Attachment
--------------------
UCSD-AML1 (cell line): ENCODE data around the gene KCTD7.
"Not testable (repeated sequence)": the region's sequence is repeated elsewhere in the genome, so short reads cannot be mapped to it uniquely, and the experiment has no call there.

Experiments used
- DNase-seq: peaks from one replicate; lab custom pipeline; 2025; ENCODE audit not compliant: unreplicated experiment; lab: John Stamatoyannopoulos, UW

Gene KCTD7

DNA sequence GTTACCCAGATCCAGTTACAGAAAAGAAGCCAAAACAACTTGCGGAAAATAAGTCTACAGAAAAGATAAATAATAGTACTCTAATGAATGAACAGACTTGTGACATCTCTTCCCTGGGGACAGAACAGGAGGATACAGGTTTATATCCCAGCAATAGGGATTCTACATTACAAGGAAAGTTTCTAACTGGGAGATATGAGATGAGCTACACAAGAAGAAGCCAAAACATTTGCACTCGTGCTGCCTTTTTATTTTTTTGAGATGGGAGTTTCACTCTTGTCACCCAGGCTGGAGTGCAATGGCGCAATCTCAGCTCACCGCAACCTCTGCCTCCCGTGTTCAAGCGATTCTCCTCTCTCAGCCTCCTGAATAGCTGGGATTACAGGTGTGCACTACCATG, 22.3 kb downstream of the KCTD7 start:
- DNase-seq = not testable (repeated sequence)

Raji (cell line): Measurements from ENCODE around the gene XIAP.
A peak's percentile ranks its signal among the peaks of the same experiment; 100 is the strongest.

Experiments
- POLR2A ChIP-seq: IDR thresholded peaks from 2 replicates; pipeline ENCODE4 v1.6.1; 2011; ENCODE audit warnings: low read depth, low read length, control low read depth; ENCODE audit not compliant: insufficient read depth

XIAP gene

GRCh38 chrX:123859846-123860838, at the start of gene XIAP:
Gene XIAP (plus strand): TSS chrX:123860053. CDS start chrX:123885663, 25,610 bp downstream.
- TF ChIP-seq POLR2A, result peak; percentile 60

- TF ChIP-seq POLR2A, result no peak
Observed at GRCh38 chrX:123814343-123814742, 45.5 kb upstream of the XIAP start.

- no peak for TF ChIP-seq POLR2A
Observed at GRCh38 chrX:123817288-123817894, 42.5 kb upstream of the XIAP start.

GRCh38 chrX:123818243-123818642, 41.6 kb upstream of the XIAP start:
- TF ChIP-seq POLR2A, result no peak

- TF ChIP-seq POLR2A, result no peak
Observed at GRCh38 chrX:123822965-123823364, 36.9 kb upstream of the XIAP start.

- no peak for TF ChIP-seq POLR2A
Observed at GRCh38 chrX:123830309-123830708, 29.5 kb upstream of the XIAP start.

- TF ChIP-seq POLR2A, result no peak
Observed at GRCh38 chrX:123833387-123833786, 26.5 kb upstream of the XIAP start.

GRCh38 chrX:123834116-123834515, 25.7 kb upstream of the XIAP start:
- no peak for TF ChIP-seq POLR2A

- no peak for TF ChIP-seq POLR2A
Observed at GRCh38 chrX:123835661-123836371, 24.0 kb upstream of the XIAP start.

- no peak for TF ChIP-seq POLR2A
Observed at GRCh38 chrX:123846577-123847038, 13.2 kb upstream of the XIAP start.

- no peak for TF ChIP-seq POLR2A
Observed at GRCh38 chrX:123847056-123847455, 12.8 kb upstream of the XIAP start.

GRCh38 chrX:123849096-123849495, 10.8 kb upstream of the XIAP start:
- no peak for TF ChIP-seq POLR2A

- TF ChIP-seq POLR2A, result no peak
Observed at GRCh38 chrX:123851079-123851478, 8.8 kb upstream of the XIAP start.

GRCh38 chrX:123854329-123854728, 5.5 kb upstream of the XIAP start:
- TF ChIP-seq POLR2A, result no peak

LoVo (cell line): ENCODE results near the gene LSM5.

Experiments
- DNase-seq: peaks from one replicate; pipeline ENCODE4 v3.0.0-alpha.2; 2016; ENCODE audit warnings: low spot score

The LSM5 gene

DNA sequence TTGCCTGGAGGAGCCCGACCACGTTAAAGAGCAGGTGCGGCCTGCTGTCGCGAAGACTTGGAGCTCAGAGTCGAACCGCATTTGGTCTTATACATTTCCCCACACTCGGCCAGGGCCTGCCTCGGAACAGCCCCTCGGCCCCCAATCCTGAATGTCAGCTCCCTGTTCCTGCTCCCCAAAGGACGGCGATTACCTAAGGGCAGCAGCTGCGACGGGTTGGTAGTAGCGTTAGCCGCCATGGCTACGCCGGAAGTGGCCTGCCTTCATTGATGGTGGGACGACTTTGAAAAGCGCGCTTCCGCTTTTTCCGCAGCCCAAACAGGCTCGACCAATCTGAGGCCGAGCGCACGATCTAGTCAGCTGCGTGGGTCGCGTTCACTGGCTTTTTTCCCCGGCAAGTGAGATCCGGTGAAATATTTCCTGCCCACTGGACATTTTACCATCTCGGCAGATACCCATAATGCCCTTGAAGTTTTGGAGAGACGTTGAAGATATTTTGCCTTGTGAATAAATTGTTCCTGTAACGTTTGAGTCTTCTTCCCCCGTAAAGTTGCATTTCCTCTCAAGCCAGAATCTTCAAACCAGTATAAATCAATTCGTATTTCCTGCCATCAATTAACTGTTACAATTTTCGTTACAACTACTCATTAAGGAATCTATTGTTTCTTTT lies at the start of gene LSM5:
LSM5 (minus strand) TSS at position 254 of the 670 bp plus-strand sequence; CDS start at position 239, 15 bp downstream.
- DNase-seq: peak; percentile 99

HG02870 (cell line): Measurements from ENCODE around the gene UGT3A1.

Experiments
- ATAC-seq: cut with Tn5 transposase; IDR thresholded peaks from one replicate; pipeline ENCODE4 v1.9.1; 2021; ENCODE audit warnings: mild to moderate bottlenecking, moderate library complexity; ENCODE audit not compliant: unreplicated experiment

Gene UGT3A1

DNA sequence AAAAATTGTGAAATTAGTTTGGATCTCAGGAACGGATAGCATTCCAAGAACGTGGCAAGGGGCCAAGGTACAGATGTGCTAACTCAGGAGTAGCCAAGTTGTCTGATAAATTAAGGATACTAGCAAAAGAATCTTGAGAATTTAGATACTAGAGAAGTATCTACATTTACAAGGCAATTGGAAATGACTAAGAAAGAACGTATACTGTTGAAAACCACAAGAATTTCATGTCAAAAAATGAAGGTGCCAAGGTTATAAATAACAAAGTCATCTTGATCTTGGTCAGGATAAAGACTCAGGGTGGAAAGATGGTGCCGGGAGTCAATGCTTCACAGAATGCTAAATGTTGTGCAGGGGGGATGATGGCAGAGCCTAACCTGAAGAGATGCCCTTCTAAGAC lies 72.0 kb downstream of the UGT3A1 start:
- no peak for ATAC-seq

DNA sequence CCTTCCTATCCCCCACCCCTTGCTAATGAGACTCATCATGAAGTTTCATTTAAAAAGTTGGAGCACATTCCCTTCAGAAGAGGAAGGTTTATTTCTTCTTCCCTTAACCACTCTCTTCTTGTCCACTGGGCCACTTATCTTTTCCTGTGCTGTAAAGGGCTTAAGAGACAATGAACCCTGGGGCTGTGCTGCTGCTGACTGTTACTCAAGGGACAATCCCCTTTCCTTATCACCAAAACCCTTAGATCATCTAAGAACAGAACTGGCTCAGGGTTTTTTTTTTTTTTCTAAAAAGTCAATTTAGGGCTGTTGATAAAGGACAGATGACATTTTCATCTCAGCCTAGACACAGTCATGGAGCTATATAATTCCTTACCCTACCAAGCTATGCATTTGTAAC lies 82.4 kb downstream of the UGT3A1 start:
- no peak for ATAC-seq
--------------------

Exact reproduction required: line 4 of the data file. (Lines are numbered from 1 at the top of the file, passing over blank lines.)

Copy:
- DNase-seq: peaks from one replicate; lab custom pipeline; 2025; ENCODE audit not compliant: unreplicated experiment; lab: John Stamatoyannopoulos, UW